Free Content Marketing Apps
– Over the years that I’ve been making videos for this channel, I’ve built up a collection of tools that I use to help me script, film, edit, publish, and promote my videos here on YouTube. In this video, I’m going to be sharing my seven favorite free tools so that you too can make the most out of your content creation, and the best part is, all of these tools are completely free. (light upbeat music) Before we dive into the first tool, let me pay the bills real quick and give a quick thank you to the sponsor of this video, Epidemic Sound. I’ve teamed up with Epidemic Sound to give you an exclusive offer on their service where you’ll save a massive 50% when signing up to that annual personal plan.
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(light upbeat music) So our first category is design and thumbnails and our first tool within that category is Pixlr. This is a simple online tool that will automatically remove the background from your photos and leave you with just the subject. This is super useful for any thumbnails where you want your face or a product included, but with the ability to create a more interesting background.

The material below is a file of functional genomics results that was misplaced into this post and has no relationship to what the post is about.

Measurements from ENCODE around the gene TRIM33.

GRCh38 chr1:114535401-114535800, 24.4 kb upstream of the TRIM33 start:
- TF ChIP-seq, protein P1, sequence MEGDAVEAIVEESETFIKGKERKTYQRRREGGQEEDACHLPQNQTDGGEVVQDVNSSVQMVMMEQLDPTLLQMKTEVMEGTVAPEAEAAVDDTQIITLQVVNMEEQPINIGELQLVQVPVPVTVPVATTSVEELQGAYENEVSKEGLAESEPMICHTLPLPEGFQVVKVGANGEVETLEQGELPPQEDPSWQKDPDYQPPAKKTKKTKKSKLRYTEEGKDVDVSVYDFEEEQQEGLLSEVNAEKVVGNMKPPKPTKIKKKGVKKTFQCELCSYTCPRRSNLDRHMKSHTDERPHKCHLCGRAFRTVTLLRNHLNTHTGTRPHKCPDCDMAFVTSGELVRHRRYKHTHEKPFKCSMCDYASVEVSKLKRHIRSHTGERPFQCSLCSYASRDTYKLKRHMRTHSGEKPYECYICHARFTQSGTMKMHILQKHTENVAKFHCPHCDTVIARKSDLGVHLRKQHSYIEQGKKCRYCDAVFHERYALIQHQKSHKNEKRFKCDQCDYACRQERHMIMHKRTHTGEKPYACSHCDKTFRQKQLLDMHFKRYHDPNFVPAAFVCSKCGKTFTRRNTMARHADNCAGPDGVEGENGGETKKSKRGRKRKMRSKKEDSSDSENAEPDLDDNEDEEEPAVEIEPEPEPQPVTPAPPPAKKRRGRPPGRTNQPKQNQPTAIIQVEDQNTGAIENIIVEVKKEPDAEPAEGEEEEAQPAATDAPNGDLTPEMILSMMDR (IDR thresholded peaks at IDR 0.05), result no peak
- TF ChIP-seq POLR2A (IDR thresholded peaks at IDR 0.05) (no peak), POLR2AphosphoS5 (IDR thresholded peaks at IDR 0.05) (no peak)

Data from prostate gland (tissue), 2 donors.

The automatic removal seems to work really well, especially if your image is really sharp, but if it doesn’t get it quite right, adjusting the image to remove bits around the subject is really simple.
Once you’re done, you can then download the finished image, without the background, so that you can use it in whatever software you wish to or upload it to something like Canva, which is our tool number two. Canva is a free-to-use online graphic design tool that you can use to create your thumbnails, logos, end cards, social media posts, really anything that you want.
It’s really intuitive to use, even people completely new to graphic design can quite quickly create something by starting with one of thousands of different templates and then changing the colors, text, fonts, and images as they please. I personally use Canva every week to create Instagram Stories that promote when my podcast is going live on Spotify or Apple Podcasts, and I’ve even used it a few times when needing some inspiration for some of the thumbnails that you might have seen on this channel.
Some of the templates and stock footage are locked behind Canva’s premium tier, but there’s absolutely loads that you can do with just the free tier and I’d highly recommend you creating an account and having a play around. Thumbsup.tv is an absolute must visit website if you’re serious about YouTube. It allows you to test various different title and thumbnails combinations to see exactly how they will be shown in various different places on YouTube. From Desktop to mobile, home page to suggested, you’ll be able to check that your thumbnail is visible even at the smallest of resolutions.